You’ll often hear the faith community talk about grace and mercy. We talk about grace and mercy almost interchangeably, but they’re very different.
Mercy is not getting what we deserve when we mess up.
Grace is getting what we don’t deserve, being forgiven when we mess up.
Reflecting back on the time when I said too much and when I said too little, grace abounded. Grace alone.
In both situations, I was forgiven. I got the grace I really didn’t deserve.
Did I mean to hurt two very important people in my life? No, but the truth is I made unfair and hurtful assumptions. And what’s especially troublesome about that is that during this past year, I’ve really tried to use my own personal peace, security, and good health to benefit of those around me.
And to have missed the mark is humbling.
Again—I don’t share this to solicit sympathy.
It’s easy for me to think, but I didn’t mean to, but I couldn’t have known, but I (you fill in the blanks).
And then I can easily slip into the blame game.
If he hadn’t, if she had.
We all screw up.
We all have moments when we’ve done what we didn’t mean to do or not done what we meant to do. And when that happens, I’ve got to own it, not explain it away. If I don’t, I can’t begin to appreciate the grace shared with me, the grace given to me, the grace that restores me in the relationships around me.
It’s also the grace I get to share with others. Grace alone.
In chapter 4, verse 16 of the New Testament’s letter to the Hebrews, we are encouraged to approach God’s throne of grace with confidence, so that we may receive mercy and find grace to help us in our time of need.
And our time of need might be when we need it most and also when we most need to share it.
In another New Testament letter, the second letter to the Corinthians, the apostle Paul adds in chapter 8, verse 7,
“But as you excel in everything—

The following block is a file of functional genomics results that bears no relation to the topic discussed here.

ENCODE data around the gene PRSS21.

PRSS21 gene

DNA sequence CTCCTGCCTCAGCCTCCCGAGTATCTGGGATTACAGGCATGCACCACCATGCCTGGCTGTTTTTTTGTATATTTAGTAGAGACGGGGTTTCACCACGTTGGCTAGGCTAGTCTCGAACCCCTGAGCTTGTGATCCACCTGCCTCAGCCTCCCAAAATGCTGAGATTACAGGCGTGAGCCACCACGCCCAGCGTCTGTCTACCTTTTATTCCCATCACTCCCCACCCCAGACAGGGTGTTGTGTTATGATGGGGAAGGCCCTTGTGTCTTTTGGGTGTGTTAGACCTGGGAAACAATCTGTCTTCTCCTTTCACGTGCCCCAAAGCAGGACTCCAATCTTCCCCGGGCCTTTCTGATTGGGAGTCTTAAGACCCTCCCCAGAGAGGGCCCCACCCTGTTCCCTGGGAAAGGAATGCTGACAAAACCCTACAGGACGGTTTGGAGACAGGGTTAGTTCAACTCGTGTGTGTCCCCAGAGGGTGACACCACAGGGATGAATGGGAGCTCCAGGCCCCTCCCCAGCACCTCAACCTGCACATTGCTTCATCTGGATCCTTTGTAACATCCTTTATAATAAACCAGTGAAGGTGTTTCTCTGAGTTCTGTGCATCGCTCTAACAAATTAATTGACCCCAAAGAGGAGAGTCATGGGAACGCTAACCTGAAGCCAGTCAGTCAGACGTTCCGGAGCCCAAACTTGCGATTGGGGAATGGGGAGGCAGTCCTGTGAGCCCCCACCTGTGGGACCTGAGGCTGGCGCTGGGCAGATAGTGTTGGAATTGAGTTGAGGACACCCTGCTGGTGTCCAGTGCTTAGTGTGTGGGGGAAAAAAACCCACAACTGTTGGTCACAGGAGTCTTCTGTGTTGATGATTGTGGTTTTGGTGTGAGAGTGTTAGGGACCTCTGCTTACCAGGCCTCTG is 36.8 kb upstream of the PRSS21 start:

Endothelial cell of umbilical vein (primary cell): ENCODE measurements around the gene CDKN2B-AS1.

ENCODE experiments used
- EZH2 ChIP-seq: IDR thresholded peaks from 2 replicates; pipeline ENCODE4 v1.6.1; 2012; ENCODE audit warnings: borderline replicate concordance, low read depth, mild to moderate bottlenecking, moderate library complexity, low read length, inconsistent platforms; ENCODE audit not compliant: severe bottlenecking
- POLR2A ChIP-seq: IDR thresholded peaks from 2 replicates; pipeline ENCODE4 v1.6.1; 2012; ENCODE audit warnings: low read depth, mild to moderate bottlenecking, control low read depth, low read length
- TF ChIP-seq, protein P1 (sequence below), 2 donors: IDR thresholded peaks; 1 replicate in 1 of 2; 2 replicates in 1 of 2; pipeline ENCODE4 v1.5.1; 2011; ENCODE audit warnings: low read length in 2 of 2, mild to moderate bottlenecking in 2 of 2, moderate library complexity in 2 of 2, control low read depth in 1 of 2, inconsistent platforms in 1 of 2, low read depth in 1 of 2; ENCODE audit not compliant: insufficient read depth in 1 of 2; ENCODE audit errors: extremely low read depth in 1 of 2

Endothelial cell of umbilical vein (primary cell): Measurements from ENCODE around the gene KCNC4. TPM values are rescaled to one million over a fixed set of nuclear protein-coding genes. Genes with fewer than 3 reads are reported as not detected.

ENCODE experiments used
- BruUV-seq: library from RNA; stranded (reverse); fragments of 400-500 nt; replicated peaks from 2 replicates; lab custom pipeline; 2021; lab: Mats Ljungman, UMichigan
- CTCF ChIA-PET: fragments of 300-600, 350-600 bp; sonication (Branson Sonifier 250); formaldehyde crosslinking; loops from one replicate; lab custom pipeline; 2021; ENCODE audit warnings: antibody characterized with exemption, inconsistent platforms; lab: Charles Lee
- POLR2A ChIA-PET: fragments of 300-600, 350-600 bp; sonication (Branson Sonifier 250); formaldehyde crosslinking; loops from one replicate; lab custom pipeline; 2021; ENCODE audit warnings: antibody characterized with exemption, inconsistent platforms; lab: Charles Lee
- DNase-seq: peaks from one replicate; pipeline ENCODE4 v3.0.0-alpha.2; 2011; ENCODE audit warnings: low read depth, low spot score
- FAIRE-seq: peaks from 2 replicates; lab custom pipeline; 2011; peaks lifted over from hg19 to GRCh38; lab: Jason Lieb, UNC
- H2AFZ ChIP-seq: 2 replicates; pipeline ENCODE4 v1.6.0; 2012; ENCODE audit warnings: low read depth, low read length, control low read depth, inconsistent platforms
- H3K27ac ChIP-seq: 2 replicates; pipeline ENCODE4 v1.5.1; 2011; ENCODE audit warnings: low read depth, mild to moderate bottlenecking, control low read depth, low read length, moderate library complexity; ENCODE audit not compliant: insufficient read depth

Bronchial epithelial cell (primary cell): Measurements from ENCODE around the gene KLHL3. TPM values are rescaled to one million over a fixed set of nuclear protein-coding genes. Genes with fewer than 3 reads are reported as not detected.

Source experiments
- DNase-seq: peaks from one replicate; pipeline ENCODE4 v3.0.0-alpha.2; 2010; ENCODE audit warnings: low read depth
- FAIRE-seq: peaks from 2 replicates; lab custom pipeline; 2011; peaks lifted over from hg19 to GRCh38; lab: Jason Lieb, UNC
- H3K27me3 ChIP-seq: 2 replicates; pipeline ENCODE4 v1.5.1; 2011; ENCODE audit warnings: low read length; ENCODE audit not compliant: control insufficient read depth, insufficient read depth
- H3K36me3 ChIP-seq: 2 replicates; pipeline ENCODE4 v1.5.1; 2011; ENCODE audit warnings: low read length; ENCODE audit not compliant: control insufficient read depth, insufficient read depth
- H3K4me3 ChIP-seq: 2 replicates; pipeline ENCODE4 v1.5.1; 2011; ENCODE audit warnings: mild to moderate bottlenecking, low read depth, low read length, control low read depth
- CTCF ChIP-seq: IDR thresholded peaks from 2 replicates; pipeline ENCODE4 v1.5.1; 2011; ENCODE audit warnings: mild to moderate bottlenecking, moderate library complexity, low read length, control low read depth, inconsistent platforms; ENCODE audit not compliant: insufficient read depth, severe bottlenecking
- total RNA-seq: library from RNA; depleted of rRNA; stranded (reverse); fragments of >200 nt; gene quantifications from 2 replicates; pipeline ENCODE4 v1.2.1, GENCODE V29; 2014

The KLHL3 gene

in faith, in speech, in knowledge, in all earnestness, and in our love for you—
see that you excel in this act of grace also.”
Our missteps can hurt ourselves and others. To say “I was wrong” is really hard, but misunderstandings can be more isolating than a pandemic and the long-term effects of unforgiveness can be more damaging.
Earlier this week was Global Forgiveness Day. A forgiveness coach, Brenda Reiss, reminded us that global forgiveness starts with ourselves, our family, bosses, friends, and co-workers. She goes on to say that as we practice forgiveness right here at home, it has a way of expanding out to others around the world.
Yes, around the world.
For me to hear “You’re forgiven” was a blessing. And knowing how important it is for all of us to hear “You’re forgiven,”
I pray that I might excel in the act of grace also.
As we close, I want to share the words of a hymn by Jeff Nelson and Scott Wesley Brown. It’s called “Grace Alone.”
Ev’ry promise we can make / Ev’ry prayer and step of faith
Ev’ry diff’rence we will make is only by His grace
Ev’ry mountain we will climb / Ev’ry ray of hope we shine
Ev’ry blessing left behind is only by His grace
Grace alone which God supplies / Strength unknown He will provide
Christ in us our Cornerstone / We will go forth in grace alone